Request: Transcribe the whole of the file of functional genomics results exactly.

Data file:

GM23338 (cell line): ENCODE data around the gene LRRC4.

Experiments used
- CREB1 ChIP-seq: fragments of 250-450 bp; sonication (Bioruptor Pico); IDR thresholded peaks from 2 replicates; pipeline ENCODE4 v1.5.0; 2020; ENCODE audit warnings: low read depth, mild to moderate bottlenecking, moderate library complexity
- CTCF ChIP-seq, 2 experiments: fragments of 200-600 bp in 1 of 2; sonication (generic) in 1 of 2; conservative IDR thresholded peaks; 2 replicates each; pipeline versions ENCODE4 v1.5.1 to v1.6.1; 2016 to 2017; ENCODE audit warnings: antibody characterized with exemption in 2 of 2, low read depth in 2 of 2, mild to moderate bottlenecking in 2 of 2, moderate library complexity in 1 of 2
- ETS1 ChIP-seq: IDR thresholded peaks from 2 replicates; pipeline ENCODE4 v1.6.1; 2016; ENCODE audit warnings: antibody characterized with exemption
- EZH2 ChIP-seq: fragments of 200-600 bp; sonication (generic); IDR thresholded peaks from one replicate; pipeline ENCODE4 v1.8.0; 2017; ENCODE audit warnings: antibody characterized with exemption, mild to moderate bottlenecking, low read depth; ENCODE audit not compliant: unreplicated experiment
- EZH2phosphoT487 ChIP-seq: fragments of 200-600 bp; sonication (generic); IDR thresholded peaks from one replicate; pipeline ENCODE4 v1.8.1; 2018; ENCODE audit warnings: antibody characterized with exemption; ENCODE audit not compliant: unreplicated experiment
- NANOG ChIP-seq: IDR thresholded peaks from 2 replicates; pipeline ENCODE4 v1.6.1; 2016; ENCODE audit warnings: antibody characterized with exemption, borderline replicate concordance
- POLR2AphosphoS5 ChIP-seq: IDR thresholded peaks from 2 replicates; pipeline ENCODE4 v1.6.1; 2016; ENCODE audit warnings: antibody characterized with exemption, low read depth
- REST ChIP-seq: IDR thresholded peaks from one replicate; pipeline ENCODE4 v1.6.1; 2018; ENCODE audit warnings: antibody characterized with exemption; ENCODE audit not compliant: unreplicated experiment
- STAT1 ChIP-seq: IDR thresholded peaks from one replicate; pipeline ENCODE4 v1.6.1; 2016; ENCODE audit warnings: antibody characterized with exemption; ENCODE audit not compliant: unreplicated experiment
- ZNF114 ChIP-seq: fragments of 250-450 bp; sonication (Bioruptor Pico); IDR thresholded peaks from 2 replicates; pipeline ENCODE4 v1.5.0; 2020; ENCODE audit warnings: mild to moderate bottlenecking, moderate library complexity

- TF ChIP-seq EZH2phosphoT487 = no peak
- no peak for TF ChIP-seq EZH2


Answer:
GM23338 (cell line): ENCODE data around the gene LRRC4.

Experiments used
- CREB1 ChIP-seq: fragments of 250-450 bp; sonication (Bioruptor Pico); IDR thresholded peaks from 2 replicates; pipeline ENCODE4 v1.5.0; 2020; ENCODE audit warnings: low read depth, mild to moderate bottlenecking, moderate library complexity
- CTCF ChIP-seq, 2 experiments: fragments of 200-600 bp in 1 of 2; sonication (generic) in 1 of 2; conservative IDR thresholded peaks; 2 replicates each; pipeline versions ENCODE4 v1.5.1 to v1.6.1; 2016 to 2017; ENCODE audit warnings: antibody characterized with exemption in 2 of 2, low read depth in 2 of 2, mild to moderate bottlenecking in 2 of 2, moderate library complexity in 1 of 2
- ETS1 ChIP-seq: IDR thresholded peaks from 2 replicates; pipeline ENCODE4 v1.6.1; 2016; ENCODE audit warnings: antibody characterized with exemption
- EZH2 ChIP-seq: fragments of 200-600 bp; sonication (generic); IDR thresholded peaks from one replicate; pipeline ENCODE4 v1.8.0; 2017; ENCODE audit warnings: antibody characterized with exemption, mild to moderate bottlenecking, low read depth; ENCODE audit not compliant: unreplicated experiment
- EZH2phosphoT487 ChIP-seq: fragments of 200-600 bp; sonication (generic); IDR thresholded peaks from one replicate; pipeline ENCODE4 v1.8.1; 2018; ENCODE audit warnings: antibody characterized with exemption; ENCODE audit not compliant: unreplicated experiment
- NANOG ChIP-seq: IDR thresholded peaks from 2 replicates; pipeline ENCODE4 v1.6.1; 2016; ENCODE audit warnings: antibody characterized with exemption, borderline replicate concordance
- POLR2AphosphoS5 ChIP-seq: IDR thresholded peaks from 2 replicates; pipeline ENCODE4 v1.6.1; 2016; ENCODE audit warnings: antibody characterized with exemption, low read depth
- REST ChIP-seq: IDR thresholded peaks from one replicate; pipeline ENCODE4 v1.6.1; 2018; ENCODE audit warnings: antibody characterized with exemption; ENCODE audit not compliant: unreplicated experiment
- STAT1 ChIP-seq: IDR thresholded peaks from one replicate; pipeline ENCODE4 v1.6.1; 2016; ENCODE audit warnings: antibody characterized with exemption; ENCODE audit not compliant: unreplicated experiment
- ZNF114 ChIP-seq: fragments of 250-450 bp; sonication (Bioruptor Pico); IDR thresholded peaks from 2 replicates; pipeline ENCODE4 v1.5.0; 2020; ENCODE audit warnings: mild to moderate bottlenecking, moderate library complexity

- TF ChIP-seq EZH2phosphoT487 = no peak
- no peak for TF ChIP-seq EZH2